Christianity reached Italy at an early date. The ch. at Rome was widely known ca. 57 (Ro 1:8); in 64 the Christians in Rome were a vast multitude (Tacitus, Annales, XV, 44). At the time of Constantine* I Christianity had taken firm root; paganism was losing its hold. During this 1st stage the religious hist. of It. did not differ essentially from that of the Roman Empire in gen., though the commanding position and influence of the ch. at Rome and the beginnings of the papacy lend it a somewhat distinctive character and indicate its subsequent trend.
From the time that Constantine I transferred the seat of empire to Byzantium and esp. after barbarian invasions, the religious his. of It. became virtually the hist. of the papacy. The papacy alone gives a semblance of unity to the story of It. during the Middle Ages. Arian (see Arianism) Teutonic invaders gen. did not try to force their creed on their new subjects. Odoacer (Odovacar; Odovakar; ca. 434493; ruled It. 476493) and Theodoric* were tolerant. The Lombards entered It. 568, est. a kingdom, combined martial despotism with religious intolerance, eventually adopted the religion of Rome and succumbed to the diplomacy of the popes and the weapons of the Frankish allies of the papacy (see also Charlemagne). From Otto* I to the time of Gregory VII (see Popes, 7), the emps. gen. had the upper hand. From Gregory VII to the overthrow and end of the Hohenstaufens 1268 the popes asserted supremacy. From ca. the beginning of the 14th c. the papacy began to decline. Its dependence on Fr. kings during the Babylonian captivity 130977 (see Babylonian Captivity, 2), the papal schism 13781417 (see Schism, 8), and authority assumed by councils (see Councils and Synods, 7) show papal power on the wane.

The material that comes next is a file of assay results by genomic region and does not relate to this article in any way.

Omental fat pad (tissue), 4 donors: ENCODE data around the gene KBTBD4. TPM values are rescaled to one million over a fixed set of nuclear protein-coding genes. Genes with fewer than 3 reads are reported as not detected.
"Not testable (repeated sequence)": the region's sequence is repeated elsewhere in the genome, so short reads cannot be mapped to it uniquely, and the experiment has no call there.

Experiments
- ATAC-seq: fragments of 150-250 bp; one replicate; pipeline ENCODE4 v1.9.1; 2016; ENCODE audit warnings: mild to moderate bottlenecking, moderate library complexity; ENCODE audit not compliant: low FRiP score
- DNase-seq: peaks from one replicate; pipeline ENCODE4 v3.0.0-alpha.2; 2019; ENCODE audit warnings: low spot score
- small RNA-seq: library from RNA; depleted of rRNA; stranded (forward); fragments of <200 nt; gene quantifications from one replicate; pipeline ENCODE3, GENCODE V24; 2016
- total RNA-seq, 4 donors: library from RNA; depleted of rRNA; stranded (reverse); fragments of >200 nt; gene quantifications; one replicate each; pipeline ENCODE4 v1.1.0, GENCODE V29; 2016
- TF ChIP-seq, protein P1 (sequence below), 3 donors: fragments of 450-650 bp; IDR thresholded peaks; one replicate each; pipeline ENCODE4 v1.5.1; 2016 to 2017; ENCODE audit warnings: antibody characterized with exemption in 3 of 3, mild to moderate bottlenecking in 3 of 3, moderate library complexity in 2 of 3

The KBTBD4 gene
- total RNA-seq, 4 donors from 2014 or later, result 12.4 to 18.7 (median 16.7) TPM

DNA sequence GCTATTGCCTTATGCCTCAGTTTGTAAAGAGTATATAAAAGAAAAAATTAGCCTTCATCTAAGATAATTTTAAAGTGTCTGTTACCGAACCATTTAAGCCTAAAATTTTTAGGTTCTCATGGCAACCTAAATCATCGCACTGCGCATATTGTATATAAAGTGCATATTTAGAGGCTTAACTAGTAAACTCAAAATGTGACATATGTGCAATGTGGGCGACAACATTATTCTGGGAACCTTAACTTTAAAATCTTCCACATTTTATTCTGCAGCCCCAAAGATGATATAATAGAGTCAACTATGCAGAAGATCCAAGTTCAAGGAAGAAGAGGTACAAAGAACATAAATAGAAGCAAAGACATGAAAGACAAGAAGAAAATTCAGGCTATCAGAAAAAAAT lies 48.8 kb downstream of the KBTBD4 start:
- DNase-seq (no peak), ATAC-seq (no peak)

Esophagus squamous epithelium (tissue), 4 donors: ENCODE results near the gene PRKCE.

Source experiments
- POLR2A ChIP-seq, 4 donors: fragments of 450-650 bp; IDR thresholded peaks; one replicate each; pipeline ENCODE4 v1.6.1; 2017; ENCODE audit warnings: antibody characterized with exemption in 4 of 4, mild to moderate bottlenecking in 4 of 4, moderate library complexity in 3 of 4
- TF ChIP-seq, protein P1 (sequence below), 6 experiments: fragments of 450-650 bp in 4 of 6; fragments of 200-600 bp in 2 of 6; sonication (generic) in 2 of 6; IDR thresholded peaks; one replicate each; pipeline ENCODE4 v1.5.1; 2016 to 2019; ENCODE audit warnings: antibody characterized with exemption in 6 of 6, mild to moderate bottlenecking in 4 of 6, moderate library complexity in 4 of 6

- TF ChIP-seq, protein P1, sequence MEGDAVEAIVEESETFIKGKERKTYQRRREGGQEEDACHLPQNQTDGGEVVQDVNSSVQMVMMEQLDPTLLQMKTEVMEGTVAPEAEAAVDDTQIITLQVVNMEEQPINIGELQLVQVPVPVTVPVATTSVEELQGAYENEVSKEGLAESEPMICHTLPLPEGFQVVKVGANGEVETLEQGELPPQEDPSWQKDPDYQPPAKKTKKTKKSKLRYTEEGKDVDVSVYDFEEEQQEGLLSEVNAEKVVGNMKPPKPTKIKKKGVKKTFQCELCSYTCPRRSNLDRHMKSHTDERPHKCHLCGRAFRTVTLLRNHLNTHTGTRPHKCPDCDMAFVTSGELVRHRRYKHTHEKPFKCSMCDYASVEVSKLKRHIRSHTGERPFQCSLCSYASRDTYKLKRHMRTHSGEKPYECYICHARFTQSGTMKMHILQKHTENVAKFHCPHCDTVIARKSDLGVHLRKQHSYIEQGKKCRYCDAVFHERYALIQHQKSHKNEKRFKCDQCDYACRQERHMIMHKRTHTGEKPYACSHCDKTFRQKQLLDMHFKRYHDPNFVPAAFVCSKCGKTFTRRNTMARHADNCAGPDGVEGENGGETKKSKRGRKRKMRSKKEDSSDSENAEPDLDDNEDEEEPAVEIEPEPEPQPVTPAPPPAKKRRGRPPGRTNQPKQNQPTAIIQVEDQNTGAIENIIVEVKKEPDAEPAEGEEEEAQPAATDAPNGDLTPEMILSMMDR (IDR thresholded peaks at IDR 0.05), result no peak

Edited by: Erwin L. Lueker, Luther Poellot, Paul Jackson
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